5 tips every cat owner should know

Cats are very independent and at times they may seem indestructible. But the truth is, they are just as fragile as any other pet. Many conditions require a surgeon to fix things up. Here are 5 tips to help your cat avoid visiting your favorite vet or surgeon.

A striped cat with blue eyes

1. Keep your cat indoors

Some cat owners are offended when I suggest that they keep a cat indoors (usually after I repair a broken bone). “But he enjoys the great outdoors! It would be cruel to lock him up!” they say. I understand the concern, but sadly we live in a world that is not designed to keep our cats safe. Keeping your cat indoors can prevent many injuries that would require surgical repair. These include getting hit by a car, breaking bones or getting into a fight with a variety of animals (wild or domestic).

2. Spay or neuter

Spaying females prior to their first heat cycle can almost eliminate the risk of breast cancer and does eliminate the risk of a deadly infection of the uterus, called pyometra. Neutering males reduces the level of male hormones, making your male cat less likely to run away, mark his territory and get into fights.

3. Kitty proof

Kitty proofing is easier said than done – yet critical. Any cat lover knows that cats can get in, on and around just about anything. But you can lessen the risk of trouble by keeping potential problems away. Lock up all strings, ribbons and sewing supplies to avoid the risk of swallowing deadly “linear foreign bodies.” Clean up small toys, especially if you have young children! Hair ties are a classic culprit!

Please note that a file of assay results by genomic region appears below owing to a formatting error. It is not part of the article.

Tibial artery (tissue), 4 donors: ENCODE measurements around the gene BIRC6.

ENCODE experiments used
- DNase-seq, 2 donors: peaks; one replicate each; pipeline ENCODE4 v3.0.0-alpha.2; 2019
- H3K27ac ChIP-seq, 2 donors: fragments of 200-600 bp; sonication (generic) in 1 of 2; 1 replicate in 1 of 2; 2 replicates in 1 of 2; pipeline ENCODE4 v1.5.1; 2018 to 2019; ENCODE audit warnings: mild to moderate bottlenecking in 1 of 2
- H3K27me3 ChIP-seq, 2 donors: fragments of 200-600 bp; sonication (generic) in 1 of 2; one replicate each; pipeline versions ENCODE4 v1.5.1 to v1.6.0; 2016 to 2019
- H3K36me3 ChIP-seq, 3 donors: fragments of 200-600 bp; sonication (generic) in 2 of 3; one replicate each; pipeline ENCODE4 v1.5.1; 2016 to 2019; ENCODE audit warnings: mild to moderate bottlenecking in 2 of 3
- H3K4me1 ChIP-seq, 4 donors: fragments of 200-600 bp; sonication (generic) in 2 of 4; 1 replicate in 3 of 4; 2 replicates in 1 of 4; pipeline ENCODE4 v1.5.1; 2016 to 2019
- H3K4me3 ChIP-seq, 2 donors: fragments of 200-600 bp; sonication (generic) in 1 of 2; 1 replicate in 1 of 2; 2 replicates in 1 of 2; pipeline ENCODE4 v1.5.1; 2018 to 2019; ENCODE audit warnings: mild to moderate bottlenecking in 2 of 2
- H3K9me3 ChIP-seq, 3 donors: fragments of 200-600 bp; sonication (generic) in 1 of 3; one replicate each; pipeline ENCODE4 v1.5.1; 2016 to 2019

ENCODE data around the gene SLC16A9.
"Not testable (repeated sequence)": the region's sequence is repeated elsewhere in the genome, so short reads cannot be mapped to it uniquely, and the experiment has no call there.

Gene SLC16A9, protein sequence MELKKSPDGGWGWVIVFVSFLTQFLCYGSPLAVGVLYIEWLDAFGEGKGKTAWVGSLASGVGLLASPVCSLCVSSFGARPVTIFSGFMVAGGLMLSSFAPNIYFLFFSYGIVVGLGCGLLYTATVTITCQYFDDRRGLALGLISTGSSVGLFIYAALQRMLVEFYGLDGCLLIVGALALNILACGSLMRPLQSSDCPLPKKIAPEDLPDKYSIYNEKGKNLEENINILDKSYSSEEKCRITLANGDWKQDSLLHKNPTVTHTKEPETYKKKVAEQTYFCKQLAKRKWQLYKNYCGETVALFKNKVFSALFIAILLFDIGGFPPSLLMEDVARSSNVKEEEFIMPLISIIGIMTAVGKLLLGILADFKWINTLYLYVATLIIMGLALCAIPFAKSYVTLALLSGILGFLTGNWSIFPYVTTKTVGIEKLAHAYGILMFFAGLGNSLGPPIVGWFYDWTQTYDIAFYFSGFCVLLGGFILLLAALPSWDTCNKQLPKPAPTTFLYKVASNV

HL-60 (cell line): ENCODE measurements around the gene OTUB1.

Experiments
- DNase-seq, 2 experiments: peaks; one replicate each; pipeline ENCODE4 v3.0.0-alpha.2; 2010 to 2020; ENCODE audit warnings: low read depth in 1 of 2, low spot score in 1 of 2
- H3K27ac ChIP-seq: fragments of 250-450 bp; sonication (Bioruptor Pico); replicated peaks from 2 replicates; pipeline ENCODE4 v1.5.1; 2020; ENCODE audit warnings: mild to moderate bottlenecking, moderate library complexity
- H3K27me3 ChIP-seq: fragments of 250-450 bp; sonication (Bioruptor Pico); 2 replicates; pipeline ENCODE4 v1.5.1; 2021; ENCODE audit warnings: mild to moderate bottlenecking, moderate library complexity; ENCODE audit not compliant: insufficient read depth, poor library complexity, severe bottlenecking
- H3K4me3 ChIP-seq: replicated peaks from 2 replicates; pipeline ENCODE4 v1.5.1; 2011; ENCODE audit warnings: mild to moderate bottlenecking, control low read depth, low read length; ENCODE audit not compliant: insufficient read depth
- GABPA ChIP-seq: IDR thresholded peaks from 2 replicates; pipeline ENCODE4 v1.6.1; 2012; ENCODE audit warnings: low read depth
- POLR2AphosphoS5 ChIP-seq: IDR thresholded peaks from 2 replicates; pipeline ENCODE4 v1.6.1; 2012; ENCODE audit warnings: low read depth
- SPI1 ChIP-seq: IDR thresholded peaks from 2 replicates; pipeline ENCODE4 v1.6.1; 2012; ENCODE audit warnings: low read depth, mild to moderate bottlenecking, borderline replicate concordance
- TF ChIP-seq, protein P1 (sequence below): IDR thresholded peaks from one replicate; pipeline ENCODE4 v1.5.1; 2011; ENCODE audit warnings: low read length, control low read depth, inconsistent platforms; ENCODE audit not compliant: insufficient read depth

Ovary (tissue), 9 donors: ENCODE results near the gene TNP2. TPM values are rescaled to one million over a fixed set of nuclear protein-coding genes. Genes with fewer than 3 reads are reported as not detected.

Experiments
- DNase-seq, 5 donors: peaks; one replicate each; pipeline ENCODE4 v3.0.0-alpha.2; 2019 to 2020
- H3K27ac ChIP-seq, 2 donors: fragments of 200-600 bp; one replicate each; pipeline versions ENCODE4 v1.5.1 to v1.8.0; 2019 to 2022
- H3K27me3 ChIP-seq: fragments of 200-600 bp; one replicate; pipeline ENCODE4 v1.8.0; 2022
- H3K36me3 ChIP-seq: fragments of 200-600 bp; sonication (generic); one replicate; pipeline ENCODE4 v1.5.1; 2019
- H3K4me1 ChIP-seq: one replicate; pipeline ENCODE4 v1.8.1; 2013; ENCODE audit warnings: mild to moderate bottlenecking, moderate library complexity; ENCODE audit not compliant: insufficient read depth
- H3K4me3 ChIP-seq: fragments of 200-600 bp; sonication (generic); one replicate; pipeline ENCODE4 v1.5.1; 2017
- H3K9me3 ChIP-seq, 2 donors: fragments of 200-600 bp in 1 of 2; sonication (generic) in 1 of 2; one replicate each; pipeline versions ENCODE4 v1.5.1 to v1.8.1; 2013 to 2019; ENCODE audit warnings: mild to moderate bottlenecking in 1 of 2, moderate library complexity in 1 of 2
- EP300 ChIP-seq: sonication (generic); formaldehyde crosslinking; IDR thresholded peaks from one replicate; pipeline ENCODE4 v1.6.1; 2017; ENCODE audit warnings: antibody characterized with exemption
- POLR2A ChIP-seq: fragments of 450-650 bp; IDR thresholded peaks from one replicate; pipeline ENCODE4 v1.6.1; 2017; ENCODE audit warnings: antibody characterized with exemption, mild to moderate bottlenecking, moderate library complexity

Block off windows, balconies and lofts to lessen the risk of falling. Sadly, cats don’t always land on their feet.

4. Proper nutrition

Proper nutrition can prevent bladder stones or urinary blockage, which can be life-threatening in male cats. Many popular diets with creative names do not have appropriate or any research behind them.

It’s actually a joke among vets! The marketing is brilliant, the TV commercials are convincing, but the science is often lacking.

The best way to be sure your cat is on the right diet is to ask your family vet.

5. Weight control

I currently have a patient with a torn Achilles tendon in the ankle. He weighs 24 lbs!

Overweight and obese cats can have countless health problems. The extra weight can cause wear and tear on joints, ligaments and tendons. It has also been linked to urinary blockage, which may require surgery.

Phil Zeltzman, DVM, DACVS, CVJ, Fear Free Certified

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Dr. Phil Zeltzman

Dr. Phil Zeltzman is a traveling veterinary surgeon in Pennsylvania & New Jersey. An award-winning author, he loves to share his adventures in practice along with information about vet medicine and surgery that can really help your pets. Dr. Zeltzman specializes in orthopedic, neurologic, cancer, and soft tissue surgeries for dogs, cats, and small exotics. By working with local family vets, he offers the best surgical care, safest anesthesia, and utmost pain management to all his patients. Sign up to get an email when he updates his blog, and follow him on Facebook, too!